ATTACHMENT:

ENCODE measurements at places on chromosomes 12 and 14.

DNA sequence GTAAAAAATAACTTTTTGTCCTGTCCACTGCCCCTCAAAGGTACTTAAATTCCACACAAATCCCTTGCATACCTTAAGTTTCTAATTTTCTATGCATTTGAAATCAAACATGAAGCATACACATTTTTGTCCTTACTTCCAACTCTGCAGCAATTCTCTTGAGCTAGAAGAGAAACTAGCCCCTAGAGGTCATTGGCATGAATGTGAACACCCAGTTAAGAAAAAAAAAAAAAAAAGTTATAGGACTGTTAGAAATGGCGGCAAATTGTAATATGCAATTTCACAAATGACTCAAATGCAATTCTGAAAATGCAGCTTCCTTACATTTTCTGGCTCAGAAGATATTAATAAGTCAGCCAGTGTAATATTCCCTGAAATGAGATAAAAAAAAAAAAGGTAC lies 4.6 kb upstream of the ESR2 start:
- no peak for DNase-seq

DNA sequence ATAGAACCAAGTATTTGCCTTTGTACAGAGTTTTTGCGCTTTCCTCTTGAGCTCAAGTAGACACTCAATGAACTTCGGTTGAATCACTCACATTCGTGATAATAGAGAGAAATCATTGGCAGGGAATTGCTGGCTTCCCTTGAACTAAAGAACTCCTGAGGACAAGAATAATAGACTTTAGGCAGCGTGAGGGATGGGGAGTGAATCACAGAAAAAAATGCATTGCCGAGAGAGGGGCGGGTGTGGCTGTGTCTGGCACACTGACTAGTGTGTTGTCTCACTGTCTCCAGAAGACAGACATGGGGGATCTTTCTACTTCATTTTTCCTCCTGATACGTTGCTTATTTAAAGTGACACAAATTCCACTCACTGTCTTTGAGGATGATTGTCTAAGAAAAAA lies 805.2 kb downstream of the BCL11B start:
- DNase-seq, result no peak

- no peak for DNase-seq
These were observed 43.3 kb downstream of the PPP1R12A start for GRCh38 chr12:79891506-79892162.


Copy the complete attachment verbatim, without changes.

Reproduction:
ENCODE measurements at places on chromosomes 12 and 14.

DNA sequence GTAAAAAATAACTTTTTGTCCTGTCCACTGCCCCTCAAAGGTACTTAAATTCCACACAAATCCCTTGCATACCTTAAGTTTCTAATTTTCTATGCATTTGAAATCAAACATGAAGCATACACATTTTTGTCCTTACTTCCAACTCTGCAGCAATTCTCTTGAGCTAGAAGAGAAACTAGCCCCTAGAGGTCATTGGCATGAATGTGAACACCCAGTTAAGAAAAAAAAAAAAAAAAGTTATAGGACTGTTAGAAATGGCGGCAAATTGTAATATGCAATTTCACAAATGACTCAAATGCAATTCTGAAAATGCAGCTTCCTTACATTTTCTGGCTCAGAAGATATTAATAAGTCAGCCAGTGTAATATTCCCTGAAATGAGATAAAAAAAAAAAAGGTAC lies 4.6 kb upstream of the ESR2 start:
- no peak for DNase-seq

DNA sequence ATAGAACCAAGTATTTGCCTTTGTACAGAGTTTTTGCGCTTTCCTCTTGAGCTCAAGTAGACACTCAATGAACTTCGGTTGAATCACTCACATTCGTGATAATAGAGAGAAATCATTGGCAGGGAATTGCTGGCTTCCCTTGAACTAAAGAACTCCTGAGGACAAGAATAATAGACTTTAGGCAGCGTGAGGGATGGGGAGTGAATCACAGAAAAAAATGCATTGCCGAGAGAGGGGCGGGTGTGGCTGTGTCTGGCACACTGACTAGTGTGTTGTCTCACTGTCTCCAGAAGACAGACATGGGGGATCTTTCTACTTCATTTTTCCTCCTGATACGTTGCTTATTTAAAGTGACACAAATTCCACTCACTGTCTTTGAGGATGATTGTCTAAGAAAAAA lies 805.2 kb downstream of the BCL11B start:
- DNase-seq, result no peak

- no peak for DNase-seq
These were observed 43.3 kb downstream of the PPP1R12A start for GRCh38 chr12:79891506-79892162.